Fee disclosures wasn’t going to change everything after Day 1

When Eliot Spitzer was campaigning for the Governor of New York, he was well known in his role as a tough as nails Attorney General. In his campaign ads for Governor, Spitzer claimed that on “Day 1, everything changes”.

Having been a follower of New York state politics, I knew that Spitzer was going to a flop because he was too arrogant. Anything who knows anything about what goes on in Albany knows that very little changes, especially in one day as Spitzer promised. Change takes time; it takes tweaking; it takes trial and error. Of course, Spitzer lasted about 14 months as Governor because of his penchant for his prostitutes.

I’m sure than when fee disclosure regulations for retirement plans were finally implemented last July, many people thought that also on Day 1, everything was going to change.  Fee disclosure is a game changer for the retirement plan industry, but it’s a change that will take time.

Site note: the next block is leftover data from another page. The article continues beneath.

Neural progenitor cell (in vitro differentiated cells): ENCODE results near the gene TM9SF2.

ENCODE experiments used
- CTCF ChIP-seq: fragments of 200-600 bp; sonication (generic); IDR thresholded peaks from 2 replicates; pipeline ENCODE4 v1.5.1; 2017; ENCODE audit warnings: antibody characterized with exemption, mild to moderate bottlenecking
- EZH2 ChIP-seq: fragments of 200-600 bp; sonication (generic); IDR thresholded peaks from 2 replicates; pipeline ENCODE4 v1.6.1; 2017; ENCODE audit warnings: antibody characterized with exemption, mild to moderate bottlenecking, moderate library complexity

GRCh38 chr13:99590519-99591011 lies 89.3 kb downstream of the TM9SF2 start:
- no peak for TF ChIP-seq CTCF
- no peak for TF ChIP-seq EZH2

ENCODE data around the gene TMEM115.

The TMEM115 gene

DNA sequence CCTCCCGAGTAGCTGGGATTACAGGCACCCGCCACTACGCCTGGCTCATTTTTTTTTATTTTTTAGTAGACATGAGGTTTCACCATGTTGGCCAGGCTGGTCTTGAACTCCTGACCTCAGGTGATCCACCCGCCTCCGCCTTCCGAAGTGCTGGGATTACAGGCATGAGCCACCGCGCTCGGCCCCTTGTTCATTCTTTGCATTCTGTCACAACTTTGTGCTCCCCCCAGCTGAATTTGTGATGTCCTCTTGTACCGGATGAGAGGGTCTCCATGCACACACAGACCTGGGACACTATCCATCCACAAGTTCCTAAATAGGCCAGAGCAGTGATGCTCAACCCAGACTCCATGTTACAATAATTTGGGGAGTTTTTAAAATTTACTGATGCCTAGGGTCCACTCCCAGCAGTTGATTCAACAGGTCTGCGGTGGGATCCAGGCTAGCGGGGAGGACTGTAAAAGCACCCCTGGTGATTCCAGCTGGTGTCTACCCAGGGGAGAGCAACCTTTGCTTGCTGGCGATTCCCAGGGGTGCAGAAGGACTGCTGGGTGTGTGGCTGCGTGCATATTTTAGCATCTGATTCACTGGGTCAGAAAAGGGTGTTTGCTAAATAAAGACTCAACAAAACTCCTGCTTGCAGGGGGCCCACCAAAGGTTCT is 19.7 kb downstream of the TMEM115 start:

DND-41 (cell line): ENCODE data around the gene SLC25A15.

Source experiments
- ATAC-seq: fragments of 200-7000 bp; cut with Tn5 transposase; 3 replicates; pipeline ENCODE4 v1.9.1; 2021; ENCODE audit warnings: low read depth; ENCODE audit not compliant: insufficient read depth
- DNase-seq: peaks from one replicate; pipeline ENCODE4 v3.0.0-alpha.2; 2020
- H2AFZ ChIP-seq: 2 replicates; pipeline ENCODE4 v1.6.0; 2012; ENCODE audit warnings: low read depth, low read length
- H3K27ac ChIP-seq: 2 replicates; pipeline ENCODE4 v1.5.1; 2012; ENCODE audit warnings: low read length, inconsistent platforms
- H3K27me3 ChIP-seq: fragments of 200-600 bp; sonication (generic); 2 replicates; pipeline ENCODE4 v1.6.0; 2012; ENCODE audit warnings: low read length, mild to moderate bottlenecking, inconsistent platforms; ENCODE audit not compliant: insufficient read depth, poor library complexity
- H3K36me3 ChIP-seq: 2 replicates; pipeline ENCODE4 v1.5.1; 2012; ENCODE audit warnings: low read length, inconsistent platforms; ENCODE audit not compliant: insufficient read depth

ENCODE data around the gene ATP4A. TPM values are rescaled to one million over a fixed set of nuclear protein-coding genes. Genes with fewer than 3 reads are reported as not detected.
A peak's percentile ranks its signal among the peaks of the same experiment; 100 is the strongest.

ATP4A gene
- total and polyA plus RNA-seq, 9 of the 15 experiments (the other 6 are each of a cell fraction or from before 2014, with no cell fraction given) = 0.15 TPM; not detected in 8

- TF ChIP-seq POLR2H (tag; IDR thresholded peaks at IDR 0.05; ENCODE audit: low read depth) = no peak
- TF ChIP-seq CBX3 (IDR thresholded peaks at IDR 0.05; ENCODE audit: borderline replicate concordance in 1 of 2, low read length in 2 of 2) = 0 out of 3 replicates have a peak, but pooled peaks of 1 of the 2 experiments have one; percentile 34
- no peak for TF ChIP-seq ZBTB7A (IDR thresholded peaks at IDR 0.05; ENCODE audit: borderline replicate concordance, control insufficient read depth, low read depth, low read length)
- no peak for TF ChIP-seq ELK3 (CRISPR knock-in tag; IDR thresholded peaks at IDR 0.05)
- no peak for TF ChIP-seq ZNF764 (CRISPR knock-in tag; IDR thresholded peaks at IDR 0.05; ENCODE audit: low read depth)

There needs to be tweaking as the Department of Labor (DOL) is noticing that most plan sponsors don’t understand the jargon of the disclosures.  The DOL is considering adding a guide requirement so that plan providers can explain the fees in the fee disclosures that were supposed to explain the fees. The plan providers who used to hide the expenses they were receiving are still getting away with it, by just disclosing their inflated fees.

Most of all, plan sponsors need to be trained over time to expect these fee disclosures and the need for them to benchmark their fees. Like the usage rate of seat belts in New York, it took over 20 years for 90% New York drivers to use seatbelts even thought it’s the law (rate of usage right before the law was 16%). It will take quite a but of time for plan sponsors to understand disclosures and what to do with them.

Fee disclosures will have a profound effect on the retirement plan industry; it will just take more than a Day to change everything.

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